Interview Segments on Topic: Trust/Credibility
Helen Ostrowski joined Porter Novelli in 1993 to head the health care group, and has progressed through a variety of positions including general manager of the New York office, head of global practices and key accounts, president of the Americas, and finally, chief executive officer in 2003. Ostrowski has over 35 years of experience in public relations and has worked closely with CEOs and senior management of companies such as Wyeth, PricewaterhouseCoopers and Gillette. She is on the Boards of the Council of Public Relations Firms and the Arthur W. Page Society and is a member of the Public Relations Society of America, the Counselor’s Academy, the Healthcare Businesswomen’s Association and was named an Inside PR All-Star in health care in 1996. She is a John W. Hill award winner from PRSA-NY and serves on the Board of Trustees of Roger Williams University.
Interviewer: Speaking of pharmaceutical companies, you spent many years working with these companies and there seems to be a lack of trust in the United States by our citizens in those large corporations. How did it all come about and has that relationship between the industry and the citizens improved at all?
Ostrowski: Well, my personal view on this is that when pharmaceutical companies first began, they were really propelled by the age of medicine in the 40’s and 50’s and all the scientific or medical discoveries were coming out. The antibiotics, for example, were one of the first new waves of medicine. Many of the people who worked in the industry were very focused on the doctors and the pharmacists for the most part. There were some regulatory bodies at that time that were important and they grew in importance, obviously, over the succeeding years. But what the industry did not do a very good job of was that it didn’t really reach out to other constituents. As the industry grew, they had more scientific discoveries; they became more profitable; they got bigger; their profits became very strong. Wall Street sat up and took notice. Regulators started paying more attention. Once you get larger, you’re sort of a bigger deal. But when Americans in particular, not just Americans but certainly Americans in particular had to start paying more of the costs that were involved and people started looking at the cost of pharmaceuticals. If they had to pay some more of it, or perhaps they couldn’t get it so easily any longer or whatever the issue might be. So there was much more focus being paid.
I think the long and short of it is, as the industry began to change it did not really focus on building strong relationships and having a dialogue and a relationship with some of these newer groups that it never felt it needed to cultivate. It always said, “The patient is not really the person that we deal with. We deal with the doctors and the pharmacists.” Well, they’re the end user[s] and you better have some sort of understanding of where they’re coming from and a relationship. So I think over a long period of time that relationship, to the extent that it ever existed at all, has been very thin, very fragmented. It’s been very difficult because many pharmaceutical companies have become very firmly entrenched. Also Wall Street has gotten used to, or at least had gotten used to very healthy profits. Only recently have pharmaceutical companies had to actually start laying people off because the business has suffered. So you have kind of the perfect storm for them, under pressure from Wall Street to deliver on profitability, screaming public and regulators about practices, about pricing, about all sorts of issues.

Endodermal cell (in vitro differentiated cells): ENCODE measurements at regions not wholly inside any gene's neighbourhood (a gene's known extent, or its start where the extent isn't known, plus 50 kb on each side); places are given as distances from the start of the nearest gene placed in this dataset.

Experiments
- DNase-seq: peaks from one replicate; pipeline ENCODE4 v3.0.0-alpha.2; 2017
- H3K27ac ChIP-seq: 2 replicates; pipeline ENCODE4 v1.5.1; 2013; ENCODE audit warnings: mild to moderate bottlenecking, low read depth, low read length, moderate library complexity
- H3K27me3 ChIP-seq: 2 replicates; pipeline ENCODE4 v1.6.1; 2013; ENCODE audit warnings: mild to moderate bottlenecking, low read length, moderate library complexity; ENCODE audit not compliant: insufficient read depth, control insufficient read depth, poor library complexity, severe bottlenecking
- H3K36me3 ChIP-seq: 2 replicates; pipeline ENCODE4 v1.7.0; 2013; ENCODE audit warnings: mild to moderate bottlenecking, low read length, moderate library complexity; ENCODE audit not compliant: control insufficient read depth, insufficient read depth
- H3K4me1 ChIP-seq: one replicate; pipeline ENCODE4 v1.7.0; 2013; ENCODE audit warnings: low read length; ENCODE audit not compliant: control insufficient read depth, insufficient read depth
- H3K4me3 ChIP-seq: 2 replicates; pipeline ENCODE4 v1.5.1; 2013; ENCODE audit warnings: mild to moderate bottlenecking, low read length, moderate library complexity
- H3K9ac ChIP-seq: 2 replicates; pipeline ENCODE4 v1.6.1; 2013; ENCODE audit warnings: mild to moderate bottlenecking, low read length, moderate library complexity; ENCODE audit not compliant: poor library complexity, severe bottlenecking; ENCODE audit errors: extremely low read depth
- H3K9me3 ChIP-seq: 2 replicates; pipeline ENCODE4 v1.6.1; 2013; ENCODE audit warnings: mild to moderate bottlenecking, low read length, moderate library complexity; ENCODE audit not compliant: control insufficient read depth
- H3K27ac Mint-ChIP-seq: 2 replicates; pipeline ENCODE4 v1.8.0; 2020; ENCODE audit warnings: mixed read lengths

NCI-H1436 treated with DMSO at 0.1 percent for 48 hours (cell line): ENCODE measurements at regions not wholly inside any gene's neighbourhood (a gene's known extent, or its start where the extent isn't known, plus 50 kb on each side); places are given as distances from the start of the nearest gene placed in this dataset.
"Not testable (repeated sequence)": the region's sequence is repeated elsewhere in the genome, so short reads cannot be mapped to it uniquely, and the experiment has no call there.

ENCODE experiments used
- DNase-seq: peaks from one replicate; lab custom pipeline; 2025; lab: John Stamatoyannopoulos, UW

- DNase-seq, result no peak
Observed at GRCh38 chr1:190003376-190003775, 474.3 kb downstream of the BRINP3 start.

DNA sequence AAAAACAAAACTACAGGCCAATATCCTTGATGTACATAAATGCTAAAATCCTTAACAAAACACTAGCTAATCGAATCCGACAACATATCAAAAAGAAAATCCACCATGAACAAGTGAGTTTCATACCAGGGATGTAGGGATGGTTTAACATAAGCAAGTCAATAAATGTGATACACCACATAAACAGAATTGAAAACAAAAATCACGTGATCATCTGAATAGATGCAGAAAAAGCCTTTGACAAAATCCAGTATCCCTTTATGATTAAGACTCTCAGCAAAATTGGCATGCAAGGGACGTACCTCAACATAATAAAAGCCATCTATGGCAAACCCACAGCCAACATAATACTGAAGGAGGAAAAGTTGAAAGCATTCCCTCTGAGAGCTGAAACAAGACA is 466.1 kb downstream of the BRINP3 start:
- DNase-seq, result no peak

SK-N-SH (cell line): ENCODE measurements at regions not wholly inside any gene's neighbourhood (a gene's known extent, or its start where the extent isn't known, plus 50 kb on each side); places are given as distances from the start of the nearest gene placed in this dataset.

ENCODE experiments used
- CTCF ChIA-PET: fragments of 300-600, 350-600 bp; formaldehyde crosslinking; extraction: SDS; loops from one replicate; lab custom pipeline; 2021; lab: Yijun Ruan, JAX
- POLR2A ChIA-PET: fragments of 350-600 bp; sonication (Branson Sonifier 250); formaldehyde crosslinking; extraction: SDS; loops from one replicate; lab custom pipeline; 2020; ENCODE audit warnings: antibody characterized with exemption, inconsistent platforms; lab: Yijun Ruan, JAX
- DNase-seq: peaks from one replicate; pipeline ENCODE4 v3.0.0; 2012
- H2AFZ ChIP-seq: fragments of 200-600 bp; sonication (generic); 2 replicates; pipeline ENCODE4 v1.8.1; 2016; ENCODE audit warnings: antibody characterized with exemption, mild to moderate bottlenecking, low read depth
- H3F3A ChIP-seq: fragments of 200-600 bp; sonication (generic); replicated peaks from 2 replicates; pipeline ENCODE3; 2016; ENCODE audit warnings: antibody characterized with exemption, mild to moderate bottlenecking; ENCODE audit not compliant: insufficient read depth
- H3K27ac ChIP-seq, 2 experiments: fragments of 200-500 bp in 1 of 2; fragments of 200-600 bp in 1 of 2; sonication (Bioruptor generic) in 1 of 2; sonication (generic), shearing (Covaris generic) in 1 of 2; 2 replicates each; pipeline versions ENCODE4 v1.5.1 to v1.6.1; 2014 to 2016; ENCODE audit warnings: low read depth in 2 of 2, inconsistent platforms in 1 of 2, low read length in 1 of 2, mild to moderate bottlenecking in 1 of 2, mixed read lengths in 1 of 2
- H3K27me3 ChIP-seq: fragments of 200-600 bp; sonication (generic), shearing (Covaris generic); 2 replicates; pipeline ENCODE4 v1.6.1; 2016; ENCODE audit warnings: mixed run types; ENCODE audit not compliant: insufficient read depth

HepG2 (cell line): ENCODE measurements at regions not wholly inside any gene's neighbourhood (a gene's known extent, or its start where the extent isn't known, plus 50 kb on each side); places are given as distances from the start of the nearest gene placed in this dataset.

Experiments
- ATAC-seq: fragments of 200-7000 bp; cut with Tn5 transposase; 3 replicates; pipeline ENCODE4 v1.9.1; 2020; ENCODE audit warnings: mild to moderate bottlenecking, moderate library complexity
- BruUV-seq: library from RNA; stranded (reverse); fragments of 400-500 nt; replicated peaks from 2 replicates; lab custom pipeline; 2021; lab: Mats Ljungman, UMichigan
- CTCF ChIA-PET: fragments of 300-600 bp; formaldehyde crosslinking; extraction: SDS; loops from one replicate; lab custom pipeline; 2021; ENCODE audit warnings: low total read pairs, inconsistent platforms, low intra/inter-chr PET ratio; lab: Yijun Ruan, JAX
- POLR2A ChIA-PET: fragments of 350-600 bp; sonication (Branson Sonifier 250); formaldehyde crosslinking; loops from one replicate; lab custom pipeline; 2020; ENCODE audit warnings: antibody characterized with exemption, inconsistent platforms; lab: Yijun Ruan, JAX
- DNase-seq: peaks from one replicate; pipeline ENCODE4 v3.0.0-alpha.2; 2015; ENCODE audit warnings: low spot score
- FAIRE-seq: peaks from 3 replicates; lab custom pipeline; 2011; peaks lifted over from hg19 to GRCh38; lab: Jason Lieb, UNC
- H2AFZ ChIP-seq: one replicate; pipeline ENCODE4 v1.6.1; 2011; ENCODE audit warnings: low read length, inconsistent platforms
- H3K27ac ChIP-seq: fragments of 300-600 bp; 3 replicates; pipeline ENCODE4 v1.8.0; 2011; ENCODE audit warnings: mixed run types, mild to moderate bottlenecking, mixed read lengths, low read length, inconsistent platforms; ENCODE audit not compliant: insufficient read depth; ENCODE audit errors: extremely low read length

So I have long felt that the industry has needed to take a completely fresh look and stop hiding behind arguments like, “it costs so much money to develop a new drug.” Yes, it does, but there are reasons why that occurs and there are fundamental issues that the industry probably will need to address over the next twenty years or less, I think, we’re going to see some improvement there. It’s not to say that they haven’t made some improvements already. I think they have, but the basic issue of trust is still an issue.
Interviewer: Right—in the U.S. public—but does this exist in other countries? The circumstances are different in other countries, but it does exist elsewhere?
Ostrowski: You’ve begun to see trust issues emerging in the U.K. over the past ten years and in other parts of Europe. You have socialized medicine in a lot of countries and that has been a place where people can hide. But there are issues in marketing practices. They’re more heavily regulated in marketing practices, or have been in Europe, for example. You couldn’t do consumer advertising for the longest time on RX drugs. So again, that’s another factor in the United States. We’ve had that for quite some time so that’s another visibility thing and people look at the cost of the drug; they look at the cost of an ad campaign and they [say], “Well if you could cut out some of your marketing expenses, maybe the drug wouldn’t cost so much.”
So I think that as regulations have started to shift in other countries for better, for worse, you’ve seen some of those changes. I will point out [that] Japan has had a very interesting model. There had been a fair amount of trust in the pharmaceutical industry in that country because they have a very different way of managing industries in Japan. The government sort of gets involved to help—not regulate so much—but all the pharmaceutical companies in Japan don’t chase after the same drug for a blockbuster so you spread out the cost of drug development among fewer entities. So you can argue whether they’re innovative or not; that’s kind of a whole separate issue, but they have had a different model. They also have brought in the public a lot more.